Against this background, in December 2002 the Copenhagen European Council concluded that the European Council of December 2004 should decide on the basis of a report and a recommendation from the Commission whether Turkey fulfilled the Copenhagen political criteria and, accordingly, whether the EU would open accession negotiations with Turkey.

Related Acts

EEC-Turkey Association Agreement (1963), Official Journal No 217 of 29.12.1964.

Conclusions of the Brussels European Council of 16 and 17 December 2004

The European Council decided that the European Union would open accession negotiations with Turkey on 3 October 2005. The negotiations will be based on the three pillars proposed by the Commission in its recommendation of October 2004.

COMMISSION ASSESSMENT

Commission report COM(98)711 final
Not published in the Official Journal

Commission report COM(1999)513 final
Not published in the Official Journal

Commission report COM(2000)713 final
Not published in the Official Journal

Commission Report COM(2001)700 final – SEC(2001) 1756
Not published in the Official Journal

Commission Report COM(2002)700 final – SEC(2002) 1412
Not published in the Official Journal

Commission Report COM(2003)676 final – SEC(2003) 1212
Not published in the Official Journal

Commission Report COM(2004)656 final – SEC(2004) 1201
Not published in the Official Journal

This summary is for information only and is not designed to interpret or replace the reference document.

Turkey – Regional policy

Turkey – Regional policy

Outline of the Community (European Union) legislation about Turkey – Regional policy

Topics

These categories group together and put in context the legislative and non-legislative initiatives which deal with the same topic.

Enlargement > Ongoing enlargement > Turkey

Turkey – Regional policy

acquis) and, more specifically, the priorities identified jointly by the Commission and the candidate countries in the analytical assessment (or ‘screening’) of the EU’s political and legislative acquis. Each year, the Commission reviews the progress made by candidates and evaluates the efforts required before their accession. This monitoring is the subject of annual reports presented to the Council and the European Parliament.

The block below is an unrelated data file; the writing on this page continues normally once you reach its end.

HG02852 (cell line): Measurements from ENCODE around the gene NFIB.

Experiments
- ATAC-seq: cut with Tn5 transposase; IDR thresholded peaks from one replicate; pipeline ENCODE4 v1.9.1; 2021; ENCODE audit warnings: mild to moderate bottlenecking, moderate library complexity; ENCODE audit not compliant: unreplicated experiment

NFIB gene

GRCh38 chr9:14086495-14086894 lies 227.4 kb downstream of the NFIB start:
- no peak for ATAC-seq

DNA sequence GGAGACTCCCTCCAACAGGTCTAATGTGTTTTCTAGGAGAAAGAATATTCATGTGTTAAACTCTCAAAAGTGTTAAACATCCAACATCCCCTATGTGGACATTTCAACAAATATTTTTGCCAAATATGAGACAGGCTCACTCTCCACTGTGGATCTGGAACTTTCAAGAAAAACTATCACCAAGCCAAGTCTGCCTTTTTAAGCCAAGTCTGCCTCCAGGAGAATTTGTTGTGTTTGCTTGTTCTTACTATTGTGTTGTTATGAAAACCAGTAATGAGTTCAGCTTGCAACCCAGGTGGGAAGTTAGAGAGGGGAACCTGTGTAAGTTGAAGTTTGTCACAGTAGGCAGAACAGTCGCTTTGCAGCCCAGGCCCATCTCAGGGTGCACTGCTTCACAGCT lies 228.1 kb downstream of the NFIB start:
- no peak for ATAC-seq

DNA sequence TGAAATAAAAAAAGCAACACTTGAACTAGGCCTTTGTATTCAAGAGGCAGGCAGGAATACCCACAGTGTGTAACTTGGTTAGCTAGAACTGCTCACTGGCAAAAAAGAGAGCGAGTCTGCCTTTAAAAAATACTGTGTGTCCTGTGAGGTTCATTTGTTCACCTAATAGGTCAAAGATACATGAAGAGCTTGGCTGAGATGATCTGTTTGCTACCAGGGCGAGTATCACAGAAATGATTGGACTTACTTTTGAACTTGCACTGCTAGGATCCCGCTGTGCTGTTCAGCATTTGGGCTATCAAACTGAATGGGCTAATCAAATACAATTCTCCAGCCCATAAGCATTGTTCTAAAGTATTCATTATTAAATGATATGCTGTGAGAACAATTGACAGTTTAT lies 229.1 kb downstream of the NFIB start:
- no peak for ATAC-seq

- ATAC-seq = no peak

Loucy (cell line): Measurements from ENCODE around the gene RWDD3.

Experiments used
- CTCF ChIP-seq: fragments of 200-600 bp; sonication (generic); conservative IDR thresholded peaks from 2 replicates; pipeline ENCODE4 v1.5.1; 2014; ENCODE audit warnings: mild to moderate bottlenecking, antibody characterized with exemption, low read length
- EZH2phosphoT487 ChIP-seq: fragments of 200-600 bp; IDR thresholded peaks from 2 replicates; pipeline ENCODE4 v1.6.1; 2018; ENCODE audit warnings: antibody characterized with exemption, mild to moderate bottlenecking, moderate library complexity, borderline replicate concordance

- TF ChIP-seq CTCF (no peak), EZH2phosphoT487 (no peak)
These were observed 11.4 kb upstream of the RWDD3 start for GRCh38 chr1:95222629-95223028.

References

Commission Report [COM(2011) 666 final – SEC(2011) 1201 – Not published in the Official Journal].

Summary

The 2011 Report highlights progress concerning regional policy, but also some failures concerning the financial management and financial control of pre-accession funds. The administrative capacities still need to be strengthened.

EUROPEAN UNION ACQUIS (according to the Commission’s words)

In the field of regional policy, the acquis essentially comprises framework regulations and implementing regulations which do not require transposition into national law. They define the rules applicable to the development, approval and implementation of the Structural Funds and the Cohesion Fund, which each reflect the territorial organisation of the country. These programmes are negotiated and agreed with the Commission, but their implementation is the responsibility of the Member States. When choosing and implementing projects, Member States must comply with Community legislation in general, for example in the areas of public procurement, competition and the environment. They must have a suitable institutional framework and administrative capacities to ensure that the programming, implementation, monitoring and assessment of projects are carried out in a rational and cost-effective manner with regards to management and financial control.